I’m liking the new job, but the tempo of operations is a lot quicker than what I’ve been used to for at least five years, so my energy when I get home is not where it was. And last weekend, we went to SeaWorld, so there went one of my usual writing days, right out the window.
Plus, as I write this, I have seven articles in the queue for the NRA, 2 of which have deadlines in the next week or so.
Go read Greg’s Weekend Knowledge Dump. It’s usually really good.
One of the interesting takeaways from my knife defense class was some of the comments in a Facebook group where Jeff Street posted a link to the article. Another instructor in the group didn’t believe that the class taught anything worthwhile because it didn’t teach us how to then press the attack with a knife, it taught us how to get away from the knife and therefore was of little use.
The thing is though, I really, really don’t want to get into knife fight when I fight: I prefer not to get into a fight at all. If I have to get into a knife fight, I want it to quickly evolve into a gun fight, because I’m much better that I am with knives. A pistol fight also gives me the wonderful option of running away screaming in terror, which is the most effective defense against the knife there is.
The trainer who was complaining that our class was “unrealistic“ was a big proponent of force on force training to prove that his theories were correct, and the videos he posted to bolster his arguments showed that yes, they did indeed work.
As long as you play by the rules he set up prior to the start of the fight, and that’s a mighty big if.
I’m not really interested in force on force training which proves that your system works: I’m more interested in scenarios that show where it breaks and where we need to improve. Force on force training works because we have to improvise on the fly when we’re in the fight. Force on force in training helps us improvise quicker, better, and more often, not repeat the patterns of training we already know, that’s what drills are for.
There are many trainers out there who denigrate the use of practical shooting as a way to improve your pistol skills. They say that the minute you define the rules of the match, it no longer becomes effective combat training. Personally, I think you can thousand years of human civilization argues against this back. From the ancient Greeks on Mount Olympus to the Roman gladiator games to knights of olde jousting to samurai attacking each other with wooden swords, mankind has always used sport as a way to improve our combat ability.
Are there more rules in a sporting event than there are in real life? Of course there are! Those rules, however, are there so sport becomes a learning event, not a literal life-and-death struggle. We learn the rules, we master them, and then we learned to break them when necessary.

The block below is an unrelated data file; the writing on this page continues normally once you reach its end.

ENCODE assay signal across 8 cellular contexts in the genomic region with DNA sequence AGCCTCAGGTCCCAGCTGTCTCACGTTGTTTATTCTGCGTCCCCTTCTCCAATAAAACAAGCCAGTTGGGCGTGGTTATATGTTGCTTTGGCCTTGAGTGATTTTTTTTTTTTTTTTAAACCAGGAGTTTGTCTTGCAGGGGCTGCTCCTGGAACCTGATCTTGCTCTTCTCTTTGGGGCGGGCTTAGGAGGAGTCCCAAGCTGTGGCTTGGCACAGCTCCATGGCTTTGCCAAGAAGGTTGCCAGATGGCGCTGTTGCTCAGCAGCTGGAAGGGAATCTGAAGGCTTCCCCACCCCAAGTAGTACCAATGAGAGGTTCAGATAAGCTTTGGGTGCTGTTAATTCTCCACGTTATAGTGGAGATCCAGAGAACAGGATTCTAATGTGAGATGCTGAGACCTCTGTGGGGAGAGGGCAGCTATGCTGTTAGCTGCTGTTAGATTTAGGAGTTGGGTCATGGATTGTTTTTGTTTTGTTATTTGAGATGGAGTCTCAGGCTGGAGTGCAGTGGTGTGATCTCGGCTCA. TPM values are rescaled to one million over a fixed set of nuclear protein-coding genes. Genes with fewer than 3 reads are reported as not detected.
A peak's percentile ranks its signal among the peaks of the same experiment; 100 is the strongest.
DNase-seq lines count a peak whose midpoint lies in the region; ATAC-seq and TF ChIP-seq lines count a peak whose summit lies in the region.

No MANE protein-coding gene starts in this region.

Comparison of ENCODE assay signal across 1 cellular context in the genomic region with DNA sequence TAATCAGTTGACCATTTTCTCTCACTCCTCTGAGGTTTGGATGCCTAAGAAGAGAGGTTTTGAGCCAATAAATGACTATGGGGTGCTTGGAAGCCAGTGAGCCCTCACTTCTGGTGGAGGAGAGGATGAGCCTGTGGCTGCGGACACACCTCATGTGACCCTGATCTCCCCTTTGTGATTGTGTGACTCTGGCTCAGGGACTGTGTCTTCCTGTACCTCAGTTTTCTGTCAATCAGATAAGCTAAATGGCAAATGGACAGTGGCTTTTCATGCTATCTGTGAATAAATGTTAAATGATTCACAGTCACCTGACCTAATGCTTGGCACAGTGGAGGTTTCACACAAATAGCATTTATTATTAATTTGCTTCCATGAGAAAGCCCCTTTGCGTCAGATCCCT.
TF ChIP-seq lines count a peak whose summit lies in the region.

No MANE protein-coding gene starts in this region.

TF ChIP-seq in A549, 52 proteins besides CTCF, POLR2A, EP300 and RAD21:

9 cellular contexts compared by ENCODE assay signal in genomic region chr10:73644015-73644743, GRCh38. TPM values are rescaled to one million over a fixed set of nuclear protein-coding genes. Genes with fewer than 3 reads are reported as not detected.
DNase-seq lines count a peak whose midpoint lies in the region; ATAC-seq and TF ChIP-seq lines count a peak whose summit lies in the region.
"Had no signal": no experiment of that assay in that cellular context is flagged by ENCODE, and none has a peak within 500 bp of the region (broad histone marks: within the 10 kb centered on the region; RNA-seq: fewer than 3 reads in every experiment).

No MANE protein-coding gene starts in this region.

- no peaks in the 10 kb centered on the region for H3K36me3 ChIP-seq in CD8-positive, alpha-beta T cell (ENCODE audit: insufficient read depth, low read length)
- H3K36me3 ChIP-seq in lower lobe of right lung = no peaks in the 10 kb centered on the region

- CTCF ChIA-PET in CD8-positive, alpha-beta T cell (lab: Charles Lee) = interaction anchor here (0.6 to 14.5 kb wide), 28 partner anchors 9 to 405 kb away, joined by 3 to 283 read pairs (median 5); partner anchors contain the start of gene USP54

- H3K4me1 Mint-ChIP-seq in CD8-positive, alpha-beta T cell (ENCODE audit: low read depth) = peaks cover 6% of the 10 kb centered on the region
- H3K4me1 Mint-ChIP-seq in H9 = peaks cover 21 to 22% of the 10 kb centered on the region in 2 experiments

I’ve had my Savage 116 for years now, but I’ve never taken the time to really learn how to use it. It’s an MOA or better gun, but I’m not an MOA or better shooter.
Time for that to change, which is why I’m enrolled in Florida Firearms Training’s Long Range Rifle Immersion class in August.
The class is designed to give students a grounding in the long range game that can be built upon to push things out to 500 yards and beyond. If it’s anywhere near as fun and informative as the hog hunting class I had with them, it’s sure to be a blast.
I signed up for an “Intro to Knife Defense” class with Step by Step Gun Training, taught by Paul Rosales and his two assistant instructors, all of which have an extensive background in Escrima, Muy Thai and a bunch of other martial arts I know nothing about.
I walked into the classroom with my usual open mind about what I was going to be taught, but I will confess that in the background, I kinda had a “Yeah, how good could this REALLY be?” attitude.
Boy, was I wrong. Although the class was only three hours long, I learned A LOT about staying un-stabbed in a knife fight, and what I learned fit perfectly with both ECQC and what I’ve learned about concealed carry.
Which shouldn’t surprise me, because Paul created this class as a way to bring the worlds of civilian civilian concealed carry and the world of knife-fighting together. The point of the class wasn’t to turn us into world-class cutlery wielders, the point of the class was to give us a basic knowledge of how knife attacks happen and what we can do to get out of a bad situation as quickly as we can.
And it did just that. The class was tremendously informative and left me wanting more. As I’ve written before, martial artists tend to see ever problem in terms of a punch or kick solution and gun people tend to see BANG as the solution to every situation. This class integrated the two, and it works nicely as the bridge between the ground work and grappling of ECQC and the quick draw and retention work of concealed carry.
A few notes from class:
- Civilians tend to keep both a knife and their gun on their right side, which is not the optimal location for a self-defense blade. I wonder if that’s because we see it as a utilitarian tool more than we do as a weapon.
- There are the knives you use to open up a package, and the knives you use to open up a person. Don’t confuse the two.
- Never bring a gun to a knife fight. The reverse is also true.
- Quick movement to the knife side in a fight opens up more space than movement back or to the left, which is also consistent with firearms teaching about getting off the X. Go figure.
- Rapidly deploying a folding knife in a fight is theoretical at best. Go with a centerline fixed blade.
- More than that, set up your blade so you can draw and strike in one smooth motion. I carry a centerline blade (an SOG Mini Instinct) but the handle on it faces left. Not no more. I turned it around this weekend so I can grab it with either the left or the right hand and slash upwards on the draw, giving me a chance to either gain space or go on the attack.
All in all, it was a highly informative three hours that gave me a good basis for both keeping safe outside of the home and integrating the other means of self-protection that I carry on a daily basis. Really looking forward to what Paul and his team have in store for further training.